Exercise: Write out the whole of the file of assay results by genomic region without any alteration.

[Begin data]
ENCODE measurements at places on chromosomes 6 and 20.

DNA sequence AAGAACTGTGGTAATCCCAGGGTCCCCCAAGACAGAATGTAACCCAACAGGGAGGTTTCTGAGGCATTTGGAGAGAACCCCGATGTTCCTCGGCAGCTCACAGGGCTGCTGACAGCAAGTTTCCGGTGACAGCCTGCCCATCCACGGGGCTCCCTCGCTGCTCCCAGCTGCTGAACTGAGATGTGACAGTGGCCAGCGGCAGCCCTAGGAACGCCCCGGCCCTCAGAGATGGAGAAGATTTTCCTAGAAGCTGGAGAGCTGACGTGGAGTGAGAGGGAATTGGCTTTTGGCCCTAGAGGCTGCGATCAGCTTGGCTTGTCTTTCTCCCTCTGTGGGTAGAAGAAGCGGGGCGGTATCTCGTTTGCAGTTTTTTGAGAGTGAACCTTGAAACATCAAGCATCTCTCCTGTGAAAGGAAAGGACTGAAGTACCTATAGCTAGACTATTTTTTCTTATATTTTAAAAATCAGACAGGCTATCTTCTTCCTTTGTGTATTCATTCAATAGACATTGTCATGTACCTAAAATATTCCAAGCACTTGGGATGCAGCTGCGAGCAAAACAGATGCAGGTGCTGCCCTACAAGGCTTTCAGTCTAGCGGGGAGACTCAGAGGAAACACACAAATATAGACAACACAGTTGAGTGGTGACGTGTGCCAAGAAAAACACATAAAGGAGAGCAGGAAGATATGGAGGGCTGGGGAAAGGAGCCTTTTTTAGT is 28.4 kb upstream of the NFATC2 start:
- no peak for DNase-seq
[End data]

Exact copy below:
ENCODE measurements at places on chromosomes 6 and 20.

DNA sequence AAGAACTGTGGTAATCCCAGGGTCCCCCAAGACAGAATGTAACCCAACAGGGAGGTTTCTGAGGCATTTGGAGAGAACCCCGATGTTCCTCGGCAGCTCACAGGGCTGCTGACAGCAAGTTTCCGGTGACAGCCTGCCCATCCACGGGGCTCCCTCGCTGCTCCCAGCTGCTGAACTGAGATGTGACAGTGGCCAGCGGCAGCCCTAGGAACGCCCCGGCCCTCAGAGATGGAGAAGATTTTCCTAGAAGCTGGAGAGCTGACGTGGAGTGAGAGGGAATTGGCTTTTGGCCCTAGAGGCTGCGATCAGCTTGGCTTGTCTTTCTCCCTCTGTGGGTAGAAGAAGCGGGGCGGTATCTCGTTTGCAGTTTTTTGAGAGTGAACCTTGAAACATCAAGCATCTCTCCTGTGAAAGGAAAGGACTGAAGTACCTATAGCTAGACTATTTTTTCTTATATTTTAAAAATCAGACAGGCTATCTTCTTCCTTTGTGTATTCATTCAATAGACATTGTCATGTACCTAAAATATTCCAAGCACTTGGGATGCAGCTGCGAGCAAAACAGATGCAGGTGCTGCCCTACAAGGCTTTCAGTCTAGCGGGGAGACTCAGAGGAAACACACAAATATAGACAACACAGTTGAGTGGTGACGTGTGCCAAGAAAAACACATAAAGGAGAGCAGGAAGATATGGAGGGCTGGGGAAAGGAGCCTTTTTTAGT is 28.4 kb upstream of the NFATC2 start:
- no peak for DNase-seq